...I'm going to make my millions, and then quit my job and open a daycare. I realize that sounds odd for a tech geek (and a man) to say, but I can't think of any career changes that would make me happier.
The master plan includes recruiting all the women I've worked with over the years who truly loved kids (not just keeping up the appearance of being nurturing and maternal, but who really thought kids were cool -- about 1 in 5), hated their jobs (most), and who would still dane to have a conversation with me (about half), and who have seen me shower my daughter with affection and praise (all of them).
With me and my geek-gone-caregiver posse, we would create a very mentally stimulating environment for young tots, with computers a-plenty, board games, RC cars, maybe an arcade cabinet or two for the school-agers who only stay during the summer. And naturally, I'd be the hero for organizing the whole thing, which, while not my primary motivation, is a large part of the appeal.
On my old site I talk about this a little bit in some of the earlier blog entries in the archive. What got me thinking about it again was this song I downloaded ("Bate, bate, chocolate", a kindergarten song in Spanish about mixing chocolate) when looking for iTunes songs for Stacey. It reminded me of this woman who was a caregiver to Stacey for a while when she was 3 and 4.
Her name was Elizabeth, and I don't think she's ever felt sad in her entire life. She loved the kids she took care of, and the kids all wanted to adopt her as their new mom. The day that always comes to mind when I think of her is one where I was a little later than normal dropping Stacey off. Elizabeth had the kids sitting in a circle of chairs, and when Stacey saw what was going on she booked over there to join in, foregoing the goodbye kiss and sad look she usually gave me.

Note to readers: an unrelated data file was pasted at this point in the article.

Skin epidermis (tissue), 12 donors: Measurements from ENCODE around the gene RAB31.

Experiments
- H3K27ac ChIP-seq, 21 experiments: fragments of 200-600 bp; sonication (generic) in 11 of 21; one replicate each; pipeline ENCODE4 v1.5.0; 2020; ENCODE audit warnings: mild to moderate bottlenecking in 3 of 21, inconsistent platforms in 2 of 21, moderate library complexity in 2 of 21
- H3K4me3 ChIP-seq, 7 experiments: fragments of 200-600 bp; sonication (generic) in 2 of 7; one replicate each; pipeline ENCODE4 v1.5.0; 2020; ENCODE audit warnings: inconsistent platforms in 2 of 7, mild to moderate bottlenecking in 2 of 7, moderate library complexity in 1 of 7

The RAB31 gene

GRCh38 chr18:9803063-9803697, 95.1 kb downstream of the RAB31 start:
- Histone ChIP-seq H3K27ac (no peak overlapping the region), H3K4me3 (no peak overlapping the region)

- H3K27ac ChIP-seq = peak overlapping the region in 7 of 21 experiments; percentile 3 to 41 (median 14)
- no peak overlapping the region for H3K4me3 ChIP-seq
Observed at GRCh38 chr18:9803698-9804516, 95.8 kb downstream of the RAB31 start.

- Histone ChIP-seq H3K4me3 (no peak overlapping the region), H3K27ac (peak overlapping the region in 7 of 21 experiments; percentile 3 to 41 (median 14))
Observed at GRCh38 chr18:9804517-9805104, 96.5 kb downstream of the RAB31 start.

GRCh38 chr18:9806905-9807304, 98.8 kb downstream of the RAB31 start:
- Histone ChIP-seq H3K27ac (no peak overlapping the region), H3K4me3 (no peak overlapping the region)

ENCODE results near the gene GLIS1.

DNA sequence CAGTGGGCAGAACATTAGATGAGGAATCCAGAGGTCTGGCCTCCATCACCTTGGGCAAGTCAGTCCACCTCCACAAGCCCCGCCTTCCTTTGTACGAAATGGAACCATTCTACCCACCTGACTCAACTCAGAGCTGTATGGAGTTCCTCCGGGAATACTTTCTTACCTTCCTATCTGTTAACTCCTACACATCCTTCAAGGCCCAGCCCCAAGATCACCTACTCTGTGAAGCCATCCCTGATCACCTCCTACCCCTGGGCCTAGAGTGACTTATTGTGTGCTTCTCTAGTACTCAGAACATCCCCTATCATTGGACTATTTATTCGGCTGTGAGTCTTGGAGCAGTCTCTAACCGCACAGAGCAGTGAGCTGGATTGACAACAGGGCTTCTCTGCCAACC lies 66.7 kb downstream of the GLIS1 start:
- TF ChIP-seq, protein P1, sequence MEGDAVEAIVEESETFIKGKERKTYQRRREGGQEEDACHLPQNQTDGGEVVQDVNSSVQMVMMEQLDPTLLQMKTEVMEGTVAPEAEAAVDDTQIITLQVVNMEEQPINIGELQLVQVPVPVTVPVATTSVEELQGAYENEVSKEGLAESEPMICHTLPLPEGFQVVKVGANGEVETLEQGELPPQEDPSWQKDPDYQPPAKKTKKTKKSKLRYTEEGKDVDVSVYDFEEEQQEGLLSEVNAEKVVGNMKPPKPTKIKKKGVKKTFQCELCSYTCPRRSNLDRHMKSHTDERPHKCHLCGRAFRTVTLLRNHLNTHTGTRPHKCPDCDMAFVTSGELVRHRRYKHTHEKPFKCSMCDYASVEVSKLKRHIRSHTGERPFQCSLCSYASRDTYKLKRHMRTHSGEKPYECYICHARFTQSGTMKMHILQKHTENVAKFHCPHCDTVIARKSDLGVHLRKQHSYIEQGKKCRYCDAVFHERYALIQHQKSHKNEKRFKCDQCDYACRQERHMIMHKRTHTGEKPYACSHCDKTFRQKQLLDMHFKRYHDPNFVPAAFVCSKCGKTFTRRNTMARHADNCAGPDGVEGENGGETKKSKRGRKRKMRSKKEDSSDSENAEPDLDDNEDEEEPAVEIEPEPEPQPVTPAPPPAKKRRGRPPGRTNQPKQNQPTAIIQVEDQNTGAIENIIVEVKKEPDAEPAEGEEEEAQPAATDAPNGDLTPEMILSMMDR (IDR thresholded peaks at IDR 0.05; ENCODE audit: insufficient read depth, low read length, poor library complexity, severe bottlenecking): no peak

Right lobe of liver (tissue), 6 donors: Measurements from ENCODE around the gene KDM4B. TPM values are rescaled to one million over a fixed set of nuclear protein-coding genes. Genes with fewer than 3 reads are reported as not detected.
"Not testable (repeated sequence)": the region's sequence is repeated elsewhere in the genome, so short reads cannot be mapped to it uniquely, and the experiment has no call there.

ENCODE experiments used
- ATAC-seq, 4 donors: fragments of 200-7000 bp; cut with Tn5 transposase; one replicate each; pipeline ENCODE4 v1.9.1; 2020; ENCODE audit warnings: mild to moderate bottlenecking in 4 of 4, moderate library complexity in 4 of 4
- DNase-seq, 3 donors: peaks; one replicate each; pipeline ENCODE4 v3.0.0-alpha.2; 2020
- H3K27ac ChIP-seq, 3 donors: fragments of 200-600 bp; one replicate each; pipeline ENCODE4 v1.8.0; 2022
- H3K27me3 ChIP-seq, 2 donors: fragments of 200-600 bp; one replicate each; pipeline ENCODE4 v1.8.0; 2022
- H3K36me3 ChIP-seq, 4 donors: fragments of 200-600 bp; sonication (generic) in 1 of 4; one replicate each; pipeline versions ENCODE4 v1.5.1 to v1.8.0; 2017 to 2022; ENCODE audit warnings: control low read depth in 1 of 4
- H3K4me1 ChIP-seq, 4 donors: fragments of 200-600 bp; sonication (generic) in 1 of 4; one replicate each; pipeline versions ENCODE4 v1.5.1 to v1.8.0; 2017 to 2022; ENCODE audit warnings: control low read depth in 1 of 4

They were singing "Little cabin in the woods", where each kid has to chime in with what is chasing them to make them go running by, scared as they could be. The round ends with the kid being rescued by the kid who came before, and runs up to Elizabeth and gives her a giant hug when she says "Come little Stacey, come with me, happy you will always be."
I had never seen anything like that before. Stacey was so happy, as were the other kids, and the song leader was enjoying herself as much as Tricia Sebastian is in the "Chocolate" song above. For the two minutes I was there observing before I left, I was in love with her. She really was going to rescue Stacey from all the mean things. It was beautiful.
At the same time, it was a simple child's game, singing in rounds, making up the thing that is chasing you (bears, lions, motorcycles -- none of the girls chimed in "boys", which I was a little bummed about), and Elizabeth and the kids probably forgot about it soon thereafter and went about their normal lives. It was part of the day, and it was normal, and it didn't change anything. But to me, it was special.
Nothing I did at the time was that special. I waited for my phone to ring and painstakingly waited for a chance to speak so I could explain how the caller had failed to follow instructions, or how our programmers had failed to write a quiality product. No saving people from the bears chasing them, no mixing chocolate. Maybe I was making more money than a daycare teacher, but It was I who had the short end of the stick.
So one day, after I make my millions... One of these days.
Chekhov–Saunders Humanity Kit.
3 hours ago